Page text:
I debated for a long time, between the Bilstein HDs and the OME Nitrochargers, before getting a set of Bilstein HDs.
My Samurai is on stock springs, and my plan is to eventually put a set of OME springs on. My off-road trips are not extreme, being spent on off-road trails and unimproved roads, with 4wd only needed sparingly. Honestly, the Track/Kick would have served me just as well, if not better, but I really love the Samurai's spartan nature.
I could find no reviews of the Bilstein HDs on Samurais, so I only had the Bilstein blurb to go by, which is that Bilstein HDs give handling benefits with no compromise in ride. The ride is not that bad to me, so I figured more control with the same ride would be ok.
I had a set of Monroe Heavy Duty shocks on it before. They would pass the bounce test, but I felt like the Samurai needed more damping, because it would slam down after speed bumps, and bounce a couple of times after big bumps. It also felt way underdamped in transitions from turning one way to the other, on mountain roads, and it would bounce hard enough in corners that had bumps that the tires would brake loose.
I installed the front Bilstein HDs first, and felt that they might be under-damped, but they did give much better control to the front-end, and a marginally better ride.
I then installed the rear Bilstein HDs, and the ride was worse than with the Monroe Heavy Duty's. The phrase, "rides like a dump truck" comes to mind, and I am actually feeling a bit sore from driving it on mixed city and highway roads. I get jarred as hard from medium bumps as I used to get jarred from heavy bumps that would bottom the suspension out hard and almost all small bumps are felt more harshly than before. This means I am getting jarred a lot more often. Bigger bumps don't feel quite as jarring as before, and the recovery is much better. However, the big bump improvement is marginal.
I am hoping they soften up or I am going to have to get them re-valved. At this point, I can't imagine them softeneing up nearly enough, and so am lookng into revalving options now.
The Samurai does handle much better, and bumps are handled with only the bounce that comes from the tires. The suspension is very well-behaved in corners, and I don't think Consumer Reports could have tipped the Sami at all if these shocks had been fitted, because body roll is very controlled.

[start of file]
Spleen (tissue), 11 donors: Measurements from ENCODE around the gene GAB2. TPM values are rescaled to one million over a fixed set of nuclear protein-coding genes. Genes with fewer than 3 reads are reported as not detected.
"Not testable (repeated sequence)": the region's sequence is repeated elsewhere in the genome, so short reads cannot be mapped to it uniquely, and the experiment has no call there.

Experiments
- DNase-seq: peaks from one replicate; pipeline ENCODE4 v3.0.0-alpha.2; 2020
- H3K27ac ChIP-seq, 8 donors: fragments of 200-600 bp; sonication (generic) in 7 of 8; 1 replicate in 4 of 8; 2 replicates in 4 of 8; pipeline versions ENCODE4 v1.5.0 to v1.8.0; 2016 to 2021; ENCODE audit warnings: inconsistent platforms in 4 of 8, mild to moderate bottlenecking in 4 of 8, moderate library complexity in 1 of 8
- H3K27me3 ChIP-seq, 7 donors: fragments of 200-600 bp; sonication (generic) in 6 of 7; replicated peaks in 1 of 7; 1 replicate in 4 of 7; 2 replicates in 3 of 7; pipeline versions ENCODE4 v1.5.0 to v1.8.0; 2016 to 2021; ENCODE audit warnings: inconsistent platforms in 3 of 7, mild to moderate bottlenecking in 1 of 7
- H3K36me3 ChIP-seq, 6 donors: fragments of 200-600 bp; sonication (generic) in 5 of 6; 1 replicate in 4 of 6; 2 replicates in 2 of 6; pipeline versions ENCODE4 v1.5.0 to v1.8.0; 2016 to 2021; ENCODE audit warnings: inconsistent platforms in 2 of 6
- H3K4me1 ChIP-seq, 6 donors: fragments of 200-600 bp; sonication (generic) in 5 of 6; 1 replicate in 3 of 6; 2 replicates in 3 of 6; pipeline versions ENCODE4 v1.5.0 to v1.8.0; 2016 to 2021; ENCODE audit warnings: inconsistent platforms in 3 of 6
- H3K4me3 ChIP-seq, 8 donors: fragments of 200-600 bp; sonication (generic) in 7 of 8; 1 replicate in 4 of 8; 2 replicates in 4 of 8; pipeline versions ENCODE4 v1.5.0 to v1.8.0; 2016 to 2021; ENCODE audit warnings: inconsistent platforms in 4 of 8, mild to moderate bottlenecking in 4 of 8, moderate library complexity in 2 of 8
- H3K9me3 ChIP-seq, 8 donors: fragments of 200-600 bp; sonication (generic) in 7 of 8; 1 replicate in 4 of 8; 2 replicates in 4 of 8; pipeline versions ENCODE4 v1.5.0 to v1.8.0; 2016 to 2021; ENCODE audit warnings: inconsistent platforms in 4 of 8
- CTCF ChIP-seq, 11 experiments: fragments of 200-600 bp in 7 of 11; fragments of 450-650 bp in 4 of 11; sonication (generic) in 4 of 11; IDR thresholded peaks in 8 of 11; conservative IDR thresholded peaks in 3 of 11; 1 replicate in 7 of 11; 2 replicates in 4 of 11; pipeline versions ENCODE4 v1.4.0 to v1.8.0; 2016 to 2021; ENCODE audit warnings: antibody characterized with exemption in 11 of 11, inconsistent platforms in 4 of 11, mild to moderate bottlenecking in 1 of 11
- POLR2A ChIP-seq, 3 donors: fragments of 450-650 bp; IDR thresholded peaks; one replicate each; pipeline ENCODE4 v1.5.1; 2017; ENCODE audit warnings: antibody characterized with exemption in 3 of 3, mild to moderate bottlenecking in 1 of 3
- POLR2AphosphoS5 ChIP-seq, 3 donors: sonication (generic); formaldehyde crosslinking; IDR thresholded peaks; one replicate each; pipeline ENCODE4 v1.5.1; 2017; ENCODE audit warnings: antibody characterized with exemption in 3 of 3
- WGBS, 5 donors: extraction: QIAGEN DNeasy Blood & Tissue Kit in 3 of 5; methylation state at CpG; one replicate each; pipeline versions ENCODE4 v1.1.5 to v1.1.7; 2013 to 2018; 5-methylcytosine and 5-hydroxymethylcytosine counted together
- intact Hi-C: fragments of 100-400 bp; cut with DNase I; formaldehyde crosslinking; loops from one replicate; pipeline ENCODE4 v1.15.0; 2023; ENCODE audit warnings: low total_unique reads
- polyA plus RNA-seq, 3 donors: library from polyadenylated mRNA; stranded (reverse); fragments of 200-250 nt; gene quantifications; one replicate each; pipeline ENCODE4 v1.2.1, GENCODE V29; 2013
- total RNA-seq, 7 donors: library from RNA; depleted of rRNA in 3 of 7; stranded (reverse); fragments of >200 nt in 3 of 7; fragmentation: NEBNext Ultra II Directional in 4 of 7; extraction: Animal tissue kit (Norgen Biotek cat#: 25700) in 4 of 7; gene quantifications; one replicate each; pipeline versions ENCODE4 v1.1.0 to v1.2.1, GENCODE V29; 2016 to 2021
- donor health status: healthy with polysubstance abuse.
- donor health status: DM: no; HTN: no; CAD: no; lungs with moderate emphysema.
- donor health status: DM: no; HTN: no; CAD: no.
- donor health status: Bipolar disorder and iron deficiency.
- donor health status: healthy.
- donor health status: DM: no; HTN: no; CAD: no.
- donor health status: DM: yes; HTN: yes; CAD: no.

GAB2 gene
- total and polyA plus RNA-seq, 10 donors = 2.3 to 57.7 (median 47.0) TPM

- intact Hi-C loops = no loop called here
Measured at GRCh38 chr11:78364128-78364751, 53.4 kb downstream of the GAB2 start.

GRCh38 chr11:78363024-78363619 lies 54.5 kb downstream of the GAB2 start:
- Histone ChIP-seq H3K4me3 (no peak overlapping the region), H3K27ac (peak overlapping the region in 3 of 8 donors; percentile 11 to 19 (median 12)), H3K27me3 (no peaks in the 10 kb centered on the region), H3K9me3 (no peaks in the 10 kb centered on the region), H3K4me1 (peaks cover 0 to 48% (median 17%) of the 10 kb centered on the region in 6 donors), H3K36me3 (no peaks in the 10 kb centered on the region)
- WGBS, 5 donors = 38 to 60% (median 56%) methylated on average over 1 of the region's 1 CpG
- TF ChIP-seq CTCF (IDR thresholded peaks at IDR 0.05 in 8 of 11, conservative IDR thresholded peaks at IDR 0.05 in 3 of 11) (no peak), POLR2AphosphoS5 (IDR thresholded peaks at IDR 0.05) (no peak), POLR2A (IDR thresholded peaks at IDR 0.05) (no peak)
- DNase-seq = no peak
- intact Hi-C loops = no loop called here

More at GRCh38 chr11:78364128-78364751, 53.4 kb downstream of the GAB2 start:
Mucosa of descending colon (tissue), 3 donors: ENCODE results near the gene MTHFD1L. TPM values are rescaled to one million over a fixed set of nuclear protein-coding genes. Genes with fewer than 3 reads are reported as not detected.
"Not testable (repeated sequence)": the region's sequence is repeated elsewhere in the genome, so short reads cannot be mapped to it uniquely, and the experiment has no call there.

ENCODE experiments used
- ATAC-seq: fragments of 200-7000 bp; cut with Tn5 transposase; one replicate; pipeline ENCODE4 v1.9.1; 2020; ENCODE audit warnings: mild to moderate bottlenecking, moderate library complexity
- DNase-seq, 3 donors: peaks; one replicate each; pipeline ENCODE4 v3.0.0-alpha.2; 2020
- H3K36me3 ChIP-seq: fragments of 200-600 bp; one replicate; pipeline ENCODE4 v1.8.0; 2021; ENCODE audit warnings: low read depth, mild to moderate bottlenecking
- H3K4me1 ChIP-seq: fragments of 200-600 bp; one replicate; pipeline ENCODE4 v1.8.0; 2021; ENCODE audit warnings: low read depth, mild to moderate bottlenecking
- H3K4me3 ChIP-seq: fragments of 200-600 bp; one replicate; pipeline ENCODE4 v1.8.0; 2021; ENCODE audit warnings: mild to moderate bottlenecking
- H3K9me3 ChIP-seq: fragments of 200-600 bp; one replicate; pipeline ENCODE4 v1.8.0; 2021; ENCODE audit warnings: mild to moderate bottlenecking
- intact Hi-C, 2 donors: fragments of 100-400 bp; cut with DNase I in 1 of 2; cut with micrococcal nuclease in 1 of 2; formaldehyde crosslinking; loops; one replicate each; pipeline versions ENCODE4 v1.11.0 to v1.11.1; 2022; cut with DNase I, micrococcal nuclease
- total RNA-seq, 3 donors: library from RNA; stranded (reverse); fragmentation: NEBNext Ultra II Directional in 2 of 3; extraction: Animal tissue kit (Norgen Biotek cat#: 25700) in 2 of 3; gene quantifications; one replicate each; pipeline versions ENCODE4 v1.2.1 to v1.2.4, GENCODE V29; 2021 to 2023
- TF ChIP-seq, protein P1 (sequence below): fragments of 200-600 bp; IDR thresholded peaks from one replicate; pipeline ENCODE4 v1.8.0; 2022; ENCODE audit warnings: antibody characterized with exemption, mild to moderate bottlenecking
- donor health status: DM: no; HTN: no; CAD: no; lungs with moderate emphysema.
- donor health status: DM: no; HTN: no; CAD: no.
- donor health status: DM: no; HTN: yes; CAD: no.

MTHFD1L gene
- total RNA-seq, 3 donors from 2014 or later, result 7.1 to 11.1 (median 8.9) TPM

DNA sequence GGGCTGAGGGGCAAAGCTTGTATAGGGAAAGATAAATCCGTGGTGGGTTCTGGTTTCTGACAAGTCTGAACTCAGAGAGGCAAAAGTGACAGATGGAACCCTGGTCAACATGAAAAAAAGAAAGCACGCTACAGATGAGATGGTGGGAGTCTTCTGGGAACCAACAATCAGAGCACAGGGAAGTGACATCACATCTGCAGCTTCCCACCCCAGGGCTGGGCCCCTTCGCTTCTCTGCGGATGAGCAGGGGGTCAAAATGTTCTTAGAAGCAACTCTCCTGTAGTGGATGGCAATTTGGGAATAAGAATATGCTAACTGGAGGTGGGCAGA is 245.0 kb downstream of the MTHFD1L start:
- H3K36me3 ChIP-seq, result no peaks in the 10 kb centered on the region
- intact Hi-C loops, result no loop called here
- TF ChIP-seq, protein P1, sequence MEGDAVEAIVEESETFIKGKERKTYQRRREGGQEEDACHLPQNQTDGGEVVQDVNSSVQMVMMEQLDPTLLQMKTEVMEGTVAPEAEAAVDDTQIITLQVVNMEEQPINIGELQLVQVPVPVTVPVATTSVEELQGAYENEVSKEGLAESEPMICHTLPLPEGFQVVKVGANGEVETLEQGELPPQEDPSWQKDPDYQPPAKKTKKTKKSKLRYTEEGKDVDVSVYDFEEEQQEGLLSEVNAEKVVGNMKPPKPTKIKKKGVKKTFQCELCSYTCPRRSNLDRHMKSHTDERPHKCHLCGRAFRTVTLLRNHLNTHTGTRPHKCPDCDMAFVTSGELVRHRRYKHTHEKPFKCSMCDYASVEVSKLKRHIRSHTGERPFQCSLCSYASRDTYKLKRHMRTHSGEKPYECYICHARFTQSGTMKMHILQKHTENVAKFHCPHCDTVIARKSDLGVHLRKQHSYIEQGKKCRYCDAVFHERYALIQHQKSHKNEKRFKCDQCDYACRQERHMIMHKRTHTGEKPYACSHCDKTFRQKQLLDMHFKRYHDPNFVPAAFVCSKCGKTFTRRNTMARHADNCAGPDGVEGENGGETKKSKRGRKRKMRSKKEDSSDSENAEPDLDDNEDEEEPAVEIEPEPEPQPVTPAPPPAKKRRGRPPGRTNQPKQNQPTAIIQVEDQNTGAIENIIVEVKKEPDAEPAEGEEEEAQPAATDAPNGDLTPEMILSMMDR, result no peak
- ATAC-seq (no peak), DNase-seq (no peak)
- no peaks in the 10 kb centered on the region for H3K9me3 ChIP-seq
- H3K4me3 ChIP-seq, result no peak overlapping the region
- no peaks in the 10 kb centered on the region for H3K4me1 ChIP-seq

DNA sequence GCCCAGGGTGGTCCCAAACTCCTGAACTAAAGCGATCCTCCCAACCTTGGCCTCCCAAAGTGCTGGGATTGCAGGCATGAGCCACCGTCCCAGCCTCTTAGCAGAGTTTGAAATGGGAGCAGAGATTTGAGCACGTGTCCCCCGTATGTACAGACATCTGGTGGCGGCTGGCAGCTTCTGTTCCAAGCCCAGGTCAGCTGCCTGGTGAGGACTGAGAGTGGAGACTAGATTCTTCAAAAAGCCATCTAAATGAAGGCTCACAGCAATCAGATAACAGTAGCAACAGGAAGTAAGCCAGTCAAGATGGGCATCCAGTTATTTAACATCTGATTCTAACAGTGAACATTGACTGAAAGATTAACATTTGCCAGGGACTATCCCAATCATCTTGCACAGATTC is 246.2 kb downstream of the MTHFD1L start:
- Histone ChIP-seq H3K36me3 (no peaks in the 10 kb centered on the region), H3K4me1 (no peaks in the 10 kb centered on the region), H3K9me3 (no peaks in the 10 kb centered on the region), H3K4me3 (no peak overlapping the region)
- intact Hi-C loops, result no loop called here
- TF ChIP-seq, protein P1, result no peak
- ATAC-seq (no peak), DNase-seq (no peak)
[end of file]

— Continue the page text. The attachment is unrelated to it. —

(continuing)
I feel like the front valving is probably close to ideal, but I feel like the rear valving was copied from a 1/2 ton pickup of similar.
If I had it to do over again, I would have tried the OME Nitrochargers first.
'88.5 Samurai JX, mostly stock
After putting about 300 miles on these shocks, they have softened up much more than I have ever experienced before. Usually, I can barely notice the initial stiffness slacken off a bit, but these have gone from "dump-truck" stiff to almost as good as I can imagine the ride being, on stock springs.
The control has only slacked off a little, and so it is still much improved over the Monroe Heavy Duty shocks and the ride is also better than it was with the Monroes.
The only area where the ride has not improved over the Monroes, is on bumps that rate a 3 out of 10, with 1 being as small as possible, and 10 being a decent pothole that bottoms the suspension. With those "class 3" bumps, the impact is about the same as before, maybe a bit stiffer, like the valving is not set up to cope with them as well as it is with other bumps.
The smallest bumps are still there, but the edge has been taken off of them and the edge is taken off of the bigger bumps as well. Many bumps that would have bottomed the suspension earlier, now result in a non-jarring impact. It takes a bigger bump to bottom the suspension now, and those bumps are much rarer on the street now.
The handling is also as good as I could expect, considering the level of comfort the shocks are giving, and the fact that we are talking limited travel leaf-springs and live-axles. The handling is the biggest improvement, and I feel that the handling improvement is well worth the money. Sami is now much more responsive to steering inputs, but also much smoother in reacting.
Braking is also improved, as the brake dive is slower now. Braking in a turn is much improved.